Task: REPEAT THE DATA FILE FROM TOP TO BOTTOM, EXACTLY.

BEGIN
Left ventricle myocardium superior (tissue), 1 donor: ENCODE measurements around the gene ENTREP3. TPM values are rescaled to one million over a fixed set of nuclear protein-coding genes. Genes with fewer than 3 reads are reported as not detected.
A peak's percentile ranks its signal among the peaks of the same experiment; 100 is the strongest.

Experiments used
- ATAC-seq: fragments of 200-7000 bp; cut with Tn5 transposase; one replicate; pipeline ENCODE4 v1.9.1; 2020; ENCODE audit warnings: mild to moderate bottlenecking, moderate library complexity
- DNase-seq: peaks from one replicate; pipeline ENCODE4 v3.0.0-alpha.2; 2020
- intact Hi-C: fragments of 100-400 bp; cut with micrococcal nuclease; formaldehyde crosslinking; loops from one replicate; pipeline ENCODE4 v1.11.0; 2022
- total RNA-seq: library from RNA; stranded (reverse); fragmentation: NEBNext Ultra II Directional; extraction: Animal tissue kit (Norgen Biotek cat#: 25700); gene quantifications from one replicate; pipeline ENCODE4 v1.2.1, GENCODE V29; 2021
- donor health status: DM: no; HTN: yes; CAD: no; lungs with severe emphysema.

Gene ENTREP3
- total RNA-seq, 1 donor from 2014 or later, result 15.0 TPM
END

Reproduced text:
Left ventricle myocardium superior (tissue), 1 donor: ENCODE measurements around the gene ENTREP3. TPM values are rescaled to one million over a fixed set of nuclear protein-coding genes. Genes with fewer than 3 reads are reported as not detected.
A peak's percentile ranks its signal among the peaks of the same experiment; 100 is the strongest.

Experiments used
- ATAC-seq: fragments of 200-7000 bp; cut with Tn5 transposase; one replicate; pipeline ENCODE4 v1.9.1; 2020; ENCODE audit warnings: mild to moderate bottlenecking, moderate library complexity
- DNase-seq: peaks from one replicate; pipeline ENCODE4 v3.0.0-alpha.2; 2020
- intact Hi-C: fragments of 100-400 bp; cut with micrococcal nuclease; formaldehyde crosslinking; loops from one replicate; pipeline ENCODE4 v1.11.0; 2022
- total RNA-seq: library from RNA; stranded (reverse); fragmentation: NEBNext Ultra II Directional; extraction: Animal tissue kit (Norgen Biotek cat#: 25700); gene quantifications from one replicate; pipeline ENCODE4 v1.2.1, GENCODE V29; 2021
- donor health status: DM: no; HTN: yes; CAD: no; lungs with severe emphysema.

Gene ENTREP3
- total RNA-seq, 1 donor from 2014 or later, result 15.0 TPM